1. It's probably called your "open invite" ID that you got to invite multiple new friends.

      That ID refers to your acc and every one using it and upgrading that acc to full will bring you a plex or 30 Days playtime

    2. I forgot to answer this yesterday.

      When they changed buddy invites they made perm links that someone can activate to get a 21 without asking and the links owner gets game time. Its under your buddy invite section in accounts management.

      Then I made a super honest blurb about it so people know what happens.

  2. The game is incredibly frustrating as a new player (<6 months) you cannot really do anything, let alone doing it right besides mining. Even missions in high sec require BS or above and really the only way to enjoy the game as a new player is to be extremely social and pvp/pve in group, you can also try to become rich enough to buy a character that can fly a ship decently too...
    Even now, i have played eve for 6 months and i feel behind older players in a major way, be it my skills for pvp (i cannot follow doctrines : one day it's zealots, the next one nagas...) or my ability to pve. Because EVE is quite unique in the sense that to pve properly you almost have to have 2-3 accounts well trained (one logi, one dps...)

    1. Missions in high sec require a battleship? When did that happen? I might be behind the times since I prefer running distribution missions in low sec when I do missions at all, but I remember having a lot of fun running level 2s solo in a Rupture (a Minmatar cruiser) :-)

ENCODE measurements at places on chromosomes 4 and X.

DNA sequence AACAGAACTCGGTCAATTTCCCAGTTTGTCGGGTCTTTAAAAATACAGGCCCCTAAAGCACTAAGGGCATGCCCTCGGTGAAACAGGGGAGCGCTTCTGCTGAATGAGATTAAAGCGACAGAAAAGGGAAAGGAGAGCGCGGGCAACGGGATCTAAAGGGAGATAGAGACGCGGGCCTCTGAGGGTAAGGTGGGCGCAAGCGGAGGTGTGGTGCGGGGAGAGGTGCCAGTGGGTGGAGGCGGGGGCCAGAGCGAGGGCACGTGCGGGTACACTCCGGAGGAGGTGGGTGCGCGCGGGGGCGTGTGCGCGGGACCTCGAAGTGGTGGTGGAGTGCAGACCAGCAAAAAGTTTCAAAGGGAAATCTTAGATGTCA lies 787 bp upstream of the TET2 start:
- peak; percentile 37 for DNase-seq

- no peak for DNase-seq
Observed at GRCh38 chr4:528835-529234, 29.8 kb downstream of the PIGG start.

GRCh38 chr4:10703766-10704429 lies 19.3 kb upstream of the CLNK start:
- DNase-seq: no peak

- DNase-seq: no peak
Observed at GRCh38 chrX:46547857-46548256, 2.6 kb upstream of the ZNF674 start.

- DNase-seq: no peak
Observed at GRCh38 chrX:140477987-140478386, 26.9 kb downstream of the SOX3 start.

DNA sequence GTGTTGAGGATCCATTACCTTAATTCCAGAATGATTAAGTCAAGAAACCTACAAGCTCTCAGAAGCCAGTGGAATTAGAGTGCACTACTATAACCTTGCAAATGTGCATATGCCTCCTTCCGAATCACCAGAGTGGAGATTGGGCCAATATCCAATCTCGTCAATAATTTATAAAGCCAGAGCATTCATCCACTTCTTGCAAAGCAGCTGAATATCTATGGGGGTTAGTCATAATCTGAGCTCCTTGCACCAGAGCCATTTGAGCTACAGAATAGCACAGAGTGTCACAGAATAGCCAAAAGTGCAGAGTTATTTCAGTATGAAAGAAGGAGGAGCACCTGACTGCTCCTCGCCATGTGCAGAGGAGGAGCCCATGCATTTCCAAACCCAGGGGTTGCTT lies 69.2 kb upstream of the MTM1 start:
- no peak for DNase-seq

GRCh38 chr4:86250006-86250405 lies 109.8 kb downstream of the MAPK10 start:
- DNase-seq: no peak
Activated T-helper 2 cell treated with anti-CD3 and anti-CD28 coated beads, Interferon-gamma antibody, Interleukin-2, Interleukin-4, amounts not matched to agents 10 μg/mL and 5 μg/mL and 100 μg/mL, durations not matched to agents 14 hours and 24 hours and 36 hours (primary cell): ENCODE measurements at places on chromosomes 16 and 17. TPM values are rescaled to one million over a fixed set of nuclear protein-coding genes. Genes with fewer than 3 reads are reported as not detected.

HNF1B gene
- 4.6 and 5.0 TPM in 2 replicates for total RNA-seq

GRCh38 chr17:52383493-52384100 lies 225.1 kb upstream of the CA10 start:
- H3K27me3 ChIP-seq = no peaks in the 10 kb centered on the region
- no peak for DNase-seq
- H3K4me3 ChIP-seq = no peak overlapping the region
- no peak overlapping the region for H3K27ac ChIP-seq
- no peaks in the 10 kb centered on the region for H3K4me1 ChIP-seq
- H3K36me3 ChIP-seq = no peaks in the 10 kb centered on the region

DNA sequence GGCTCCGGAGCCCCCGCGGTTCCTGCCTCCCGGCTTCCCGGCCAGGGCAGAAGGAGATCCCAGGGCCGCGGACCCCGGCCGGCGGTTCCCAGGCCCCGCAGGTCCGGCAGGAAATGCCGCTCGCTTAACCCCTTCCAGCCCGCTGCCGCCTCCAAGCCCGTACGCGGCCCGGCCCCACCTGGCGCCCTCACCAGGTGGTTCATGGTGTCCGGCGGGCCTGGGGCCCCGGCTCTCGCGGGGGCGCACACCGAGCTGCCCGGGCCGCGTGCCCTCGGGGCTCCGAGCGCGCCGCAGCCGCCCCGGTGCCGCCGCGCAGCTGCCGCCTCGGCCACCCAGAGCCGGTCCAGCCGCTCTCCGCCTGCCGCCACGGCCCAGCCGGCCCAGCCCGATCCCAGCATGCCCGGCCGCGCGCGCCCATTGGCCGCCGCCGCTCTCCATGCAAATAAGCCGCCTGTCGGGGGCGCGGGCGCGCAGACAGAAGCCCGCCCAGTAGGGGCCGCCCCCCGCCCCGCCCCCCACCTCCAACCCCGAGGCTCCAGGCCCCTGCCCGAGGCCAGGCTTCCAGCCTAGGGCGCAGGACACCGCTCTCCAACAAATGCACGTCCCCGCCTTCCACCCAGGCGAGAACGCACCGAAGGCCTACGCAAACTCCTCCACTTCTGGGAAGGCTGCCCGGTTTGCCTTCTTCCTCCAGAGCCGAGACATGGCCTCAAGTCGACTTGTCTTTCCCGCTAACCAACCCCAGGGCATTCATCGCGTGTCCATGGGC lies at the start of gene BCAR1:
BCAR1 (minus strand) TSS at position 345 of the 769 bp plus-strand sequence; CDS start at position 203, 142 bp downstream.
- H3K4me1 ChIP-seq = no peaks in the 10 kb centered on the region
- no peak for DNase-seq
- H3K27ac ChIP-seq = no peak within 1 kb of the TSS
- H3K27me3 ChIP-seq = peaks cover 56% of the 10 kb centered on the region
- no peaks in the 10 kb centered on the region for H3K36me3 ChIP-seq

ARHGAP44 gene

The social part is true and one of the first things I did was join Eve University. I learned a lot of basics and got past the learning cliff. I'm a bit of a loner in-game now but blogging and tweeting helps keep up with the community.

      I can add one thing about the skills and catching up. My main character is over 3 years old and I think Sugar Kyle's one-year birthday is coming up. If you put us both in either a Jaguar or a Hurricane and let us 1v1, who do you think is going to win? The old carebear who records one kill a year or the young pirate who PvPs everyday? Even with a skill point advantage (and probably not much of one if just referring to the skills needed to fly a Jaguar), my best move is probably running away. Why? Because she has a lot more skill piloting against other players than I do and in Eve that means a lot.

    2. I did level 2s but you cannot really earn anything worthy... it's like 5 millions isk per hour right ? At this peace mining is much more profitable and at least you can afk a bit.

      And sadly to fly decently a cane it takes almost 6 months, less for a jaguar true but after one year you can fly either of these two ships perfectly (or close enough that it doesn't matter).
      To be honest i think 1v1 in eve is often a coin-flip match, be it in a frigate or bc, i might lack experience to really make my point but i have over 300 kills (with a character i bought on the market by the way) so i am no longer a newbie in that field.

      But thanks for the reply, i really enjoy your blog too :)

  3. "(i cannot follow doctrines : one day it's zealots, the next one nagas...)"

    Sounds like somebody joined -A-! lol. Seriously, though...all of those "doctrines" all allow for interceptors (what, 2-3 weeks to train to near-perfect skills?), dictors (3-4 weeks), and cloaky probers/scouts (1.5-2 months). And those roles are, to me, far more fun than just being the derp who hits "keep at range" on the anchor and does 'pres butan' on F1 when told to. Just saying.